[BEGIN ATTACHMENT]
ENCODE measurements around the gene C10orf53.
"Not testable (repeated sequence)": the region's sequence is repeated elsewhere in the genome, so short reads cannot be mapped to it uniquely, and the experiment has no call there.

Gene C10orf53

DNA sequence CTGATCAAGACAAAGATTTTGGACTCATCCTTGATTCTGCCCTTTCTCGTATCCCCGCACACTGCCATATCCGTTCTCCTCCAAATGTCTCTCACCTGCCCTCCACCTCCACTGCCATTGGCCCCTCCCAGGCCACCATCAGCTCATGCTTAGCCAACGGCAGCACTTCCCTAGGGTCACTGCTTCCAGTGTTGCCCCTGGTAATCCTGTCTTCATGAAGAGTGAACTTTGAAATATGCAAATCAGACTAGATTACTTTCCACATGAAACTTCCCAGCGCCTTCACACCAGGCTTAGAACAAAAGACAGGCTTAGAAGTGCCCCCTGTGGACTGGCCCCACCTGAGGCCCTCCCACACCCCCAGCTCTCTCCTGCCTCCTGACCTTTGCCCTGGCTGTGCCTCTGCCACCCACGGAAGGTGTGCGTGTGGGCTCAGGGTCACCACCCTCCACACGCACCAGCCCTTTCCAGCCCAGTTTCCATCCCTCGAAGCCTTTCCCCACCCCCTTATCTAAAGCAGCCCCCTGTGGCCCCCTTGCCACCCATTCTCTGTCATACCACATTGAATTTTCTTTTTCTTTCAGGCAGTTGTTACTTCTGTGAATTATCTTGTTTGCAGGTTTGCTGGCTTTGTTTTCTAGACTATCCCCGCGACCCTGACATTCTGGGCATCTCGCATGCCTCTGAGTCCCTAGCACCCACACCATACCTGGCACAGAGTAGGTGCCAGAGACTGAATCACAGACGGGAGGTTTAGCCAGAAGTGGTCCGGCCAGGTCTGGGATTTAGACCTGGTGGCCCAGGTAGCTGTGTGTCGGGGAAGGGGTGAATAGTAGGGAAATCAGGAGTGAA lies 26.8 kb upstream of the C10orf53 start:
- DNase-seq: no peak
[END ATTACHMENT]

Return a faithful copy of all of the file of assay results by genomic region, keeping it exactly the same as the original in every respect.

ENCODE measurements around the gene C10orf53.
"Not testable (repeated sequence)": the region's sequence is repeated elsewhere in the genome, so short reads cannot be mapped to it uniquely, and the experiment has no call there.

Gene C10orf53

DNA sequence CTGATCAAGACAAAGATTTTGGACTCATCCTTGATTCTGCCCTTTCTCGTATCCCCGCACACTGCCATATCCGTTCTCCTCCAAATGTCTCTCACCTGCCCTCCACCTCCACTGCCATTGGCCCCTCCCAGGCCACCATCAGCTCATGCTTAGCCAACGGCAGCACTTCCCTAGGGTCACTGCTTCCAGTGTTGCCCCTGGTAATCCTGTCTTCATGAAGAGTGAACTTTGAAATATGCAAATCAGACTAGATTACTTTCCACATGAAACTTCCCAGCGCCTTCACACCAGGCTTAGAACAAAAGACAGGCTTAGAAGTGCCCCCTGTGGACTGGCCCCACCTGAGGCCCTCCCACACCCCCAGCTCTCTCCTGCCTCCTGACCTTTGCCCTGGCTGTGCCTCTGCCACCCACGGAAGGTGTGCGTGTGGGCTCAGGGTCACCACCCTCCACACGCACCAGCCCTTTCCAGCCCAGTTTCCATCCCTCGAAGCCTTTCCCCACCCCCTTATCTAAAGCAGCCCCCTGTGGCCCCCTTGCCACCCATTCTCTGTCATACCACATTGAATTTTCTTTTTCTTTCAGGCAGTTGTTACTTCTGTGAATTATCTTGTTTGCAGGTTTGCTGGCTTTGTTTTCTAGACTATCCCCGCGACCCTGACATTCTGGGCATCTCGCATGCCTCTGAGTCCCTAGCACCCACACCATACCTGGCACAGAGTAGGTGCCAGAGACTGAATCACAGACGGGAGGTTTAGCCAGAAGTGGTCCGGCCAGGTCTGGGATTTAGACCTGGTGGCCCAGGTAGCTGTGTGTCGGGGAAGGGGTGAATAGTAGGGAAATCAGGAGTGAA lies 26.8 kb upstream of the C10orf53 start:
- DNase-seq: no peak